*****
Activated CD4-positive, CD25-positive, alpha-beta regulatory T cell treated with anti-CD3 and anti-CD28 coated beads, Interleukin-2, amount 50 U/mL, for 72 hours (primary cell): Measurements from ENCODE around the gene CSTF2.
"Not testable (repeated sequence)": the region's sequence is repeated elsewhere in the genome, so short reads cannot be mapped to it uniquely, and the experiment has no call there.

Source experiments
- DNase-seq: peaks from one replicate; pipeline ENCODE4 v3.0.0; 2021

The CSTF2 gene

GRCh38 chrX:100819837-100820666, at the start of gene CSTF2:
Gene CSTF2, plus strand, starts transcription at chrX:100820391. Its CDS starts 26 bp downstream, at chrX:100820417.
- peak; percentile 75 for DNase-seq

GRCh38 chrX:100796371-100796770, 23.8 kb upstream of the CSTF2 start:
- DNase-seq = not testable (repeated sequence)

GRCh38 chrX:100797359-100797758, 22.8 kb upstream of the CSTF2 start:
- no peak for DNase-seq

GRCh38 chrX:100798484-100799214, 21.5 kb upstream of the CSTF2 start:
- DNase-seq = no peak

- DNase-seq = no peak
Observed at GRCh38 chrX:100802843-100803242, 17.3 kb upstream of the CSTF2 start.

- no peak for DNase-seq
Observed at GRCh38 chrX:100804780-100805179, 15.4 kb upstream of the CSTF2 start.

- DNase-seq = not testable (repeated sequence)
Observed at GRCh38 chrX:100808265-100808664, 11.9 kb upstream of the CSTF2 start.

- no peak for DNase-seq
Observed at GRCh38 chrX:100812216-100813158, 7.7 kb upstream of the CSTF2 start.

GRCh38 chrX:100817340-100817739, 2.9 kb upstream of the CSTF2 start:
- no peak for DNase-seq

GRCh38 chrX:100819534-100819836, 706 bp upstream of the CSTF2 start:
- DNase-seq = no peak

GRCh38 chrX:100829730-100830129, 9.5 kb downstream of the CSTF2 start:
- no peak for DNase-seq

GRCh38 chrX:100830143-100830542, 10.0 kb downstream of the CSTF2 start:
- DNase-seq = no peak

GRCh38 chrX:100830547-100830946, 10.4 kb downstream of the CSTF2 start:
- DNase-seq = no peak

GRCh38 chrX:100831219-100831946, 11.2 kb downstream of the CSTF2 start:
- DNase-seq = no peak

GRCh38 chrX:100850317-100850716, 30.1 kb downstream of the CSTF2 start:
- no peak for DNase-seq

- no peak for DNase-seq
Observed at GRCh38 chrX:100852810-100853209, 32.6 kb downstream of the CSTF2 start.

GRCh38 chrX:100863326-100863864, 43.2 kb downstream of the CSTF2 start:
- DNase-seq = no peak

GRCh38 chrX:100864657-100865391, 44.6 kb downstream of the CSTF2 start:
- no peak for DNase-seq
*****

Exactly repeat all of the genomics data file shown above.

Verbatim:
Activated CD4-positive, CD25-positive, alpha-beta regulatory T cell treated with anti-CD3 and anti-CD28 coated beads, Interleukin-2, amount 50 U/mL, for 72 hours (primary cell): Measurements from ENCODE around the gene CSTF2.
"Not testable (repeated sequence)": the region's sequence is repeated elsewhere in the genome, so short reads cannot be mapped to it uniquely, and the experiment has no call there.

Source experiments
- DNase-seq: peaks from one replicate; pipeline ENCODE4 v3.0.0; 2021

The CSTF2 gene

GRCh38 chrX:100819837-100820666, at the start of gene CSTF2:
Gene CSTF2, plus strand, starts transcription at chrX:100820391. Its CDS starts 26 bp downstream, at chrX:100820417.
- peak; percentile 75 for DNase-seq

GRCh38 chrX:100796371-100796770, 23.8 kb upstream of the CSTF2 start:
- DNase-seq = not testable (repeated sequence)

GRCh38 chrX:100797359-100797758, 22.8 kb upstream of the CSTF2 start:
- no peak for DNase-seq

GRCh38 chrX:100798484-100799214, 21.5 kb upstream of the CSTF2 start:
- DNase-seq = no peak

- DNase-seq = no peak
Observed at GRCh38 chrX:100802843-100803242, 17.3 kb upstream of the CSTF2 start.

- no peak for DNase-seq
Observed at GRCh38 chrX:100804780-100805179, 15.4 kb upstream of the CSTF2 start.

- DNase-seq = not testable (repeated sequence)
Observed at GRCh38 chrX:100808265-100808664, 11.9 kb upstream of the CSTF2 start.

- no peak for DNase-seq
Observed at GRCh38 chrX:100812216-100813158, 7.7 kb upstream of the CSTF2 start.

GRCh38 chrX:100817340-100817739, 2.9 kb upstream of the CSTF2 start:
- no peak for DNase-seq

GRCh38 chrX:100819534-100819836, 706 bp upstream of the CSTF2 start:
- DNase-seq = no peak

GRCh38 chrX:100829730-100830129, 9.5 kb downstream of the CSTF2 start:
- no peak for DNase-seq

GRCh38 chrX:100830143-100830542, 10.0 kb downstream of the CSTF2 start:
- DNase-seq = no peak

GRCh38 chrX:100830547-100830946, 10.4 kb downstream of the CSTF2 start:
- DNase-seq = no peak

GRCh38 chrX:100831219-100831946, 11.2 kb downstream of the CSTF2 start:
- DNase-seq = no peak

GRCh38 chrX:100850317-100850716, 30.1 kb downstream of the CSTF2 start:
- no peak for DNase-seq

- no peak for DNase-seq
Observed at GRCh38 chrX:100852810-100853209, 32.6 kb downstream of the CSTF2 start.

GRCh38 chrX:100863326-100863864, 43.2 kb downstream of the CSTF2 start:
- DNase-seq = no peak

GRCh38 chrX:100864657-100865391, 44.6 kb downstream of the CSTF2 start:
- no peak for DNase-seq